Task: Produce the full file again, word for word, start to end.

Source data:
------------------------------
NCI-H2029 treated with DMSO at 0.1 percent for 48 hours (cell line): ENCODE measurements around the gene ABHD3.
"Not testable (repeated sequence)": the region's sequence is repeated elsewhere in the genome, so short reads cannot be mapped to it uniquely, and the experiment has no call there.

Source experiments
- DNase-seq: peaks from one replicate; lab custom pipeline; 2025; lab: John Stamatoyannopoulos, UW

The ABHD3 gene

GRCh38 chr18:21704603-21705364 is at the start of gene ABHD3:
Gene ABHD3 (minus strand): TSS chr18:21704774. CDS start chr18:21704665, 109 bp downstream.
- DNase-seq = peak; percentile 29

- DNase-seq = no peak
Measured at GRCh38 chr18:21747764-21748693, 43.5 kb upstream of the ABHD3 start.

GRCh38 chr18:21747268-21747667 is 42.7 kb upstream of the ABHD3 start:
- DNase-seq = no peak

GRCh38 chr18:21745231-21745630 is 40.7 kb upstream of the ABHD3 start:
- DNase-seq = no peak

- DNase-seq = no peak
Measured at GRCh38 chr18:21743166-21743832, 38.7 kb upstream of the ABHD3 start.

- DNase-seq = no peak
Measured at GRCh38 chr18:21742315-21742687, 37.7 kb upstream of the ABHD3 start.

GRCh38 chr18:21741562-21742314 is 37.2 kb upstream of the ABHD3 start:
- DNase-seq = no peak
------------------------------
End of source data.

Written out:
NCI-H2029 treated with DMSO at 0.1 percent for 48 hours (cell line): ENCODE measurements around the gene ABHD3.
"Not testable (repeated sequence)": the region's sequence is repeated elsewhere in the genome, so short reads cannot be mapped to it uniquely, and the experiment has no call there.

Source experiments
- DNase-seq: peaks from one replicate; lab custom pipeline; 2025; lab: John Stamatoyannopoulos, UW

The ABHD3 gene

GRCh38 chr18:21704603-21705364 is at the start of gene ABHD3:
Gene ABHD3 (minus strand): TSS chr18:21704774. CDS start chr18:21704665, 109 bp downstream.
- DNase-seq = peak; percentile 29

- DNase-seq = no peak
Measured at GRCh38 chr18:21747764-21748693, 43.5 kb upstream of the ABHD3 start.

GRCh38 chr18:21747268-21747667 is 42.7 kb upstream of the ABHD3 start:
- DNase-seq = no peak

GRCh38 chr18:21745231-21745630 is 40.7 kb upstream of the ABHD3 start:
- DNase-seq = no peak

- DNase-seq = no peak
Measured at GRCh38 chr18:21743166-21743832, 38.7 kb upstream of the ABHD3 start.

- DNase-seq = no peak
Measured at GRCh38 chr18:21742315-21742687, 37.7 kb upstream of the ABHD3 start.

GRCh38 chr18:21741562-21742314 is 37.2 kb upstream of the ABHD3 start:
- DNase-seq = no peak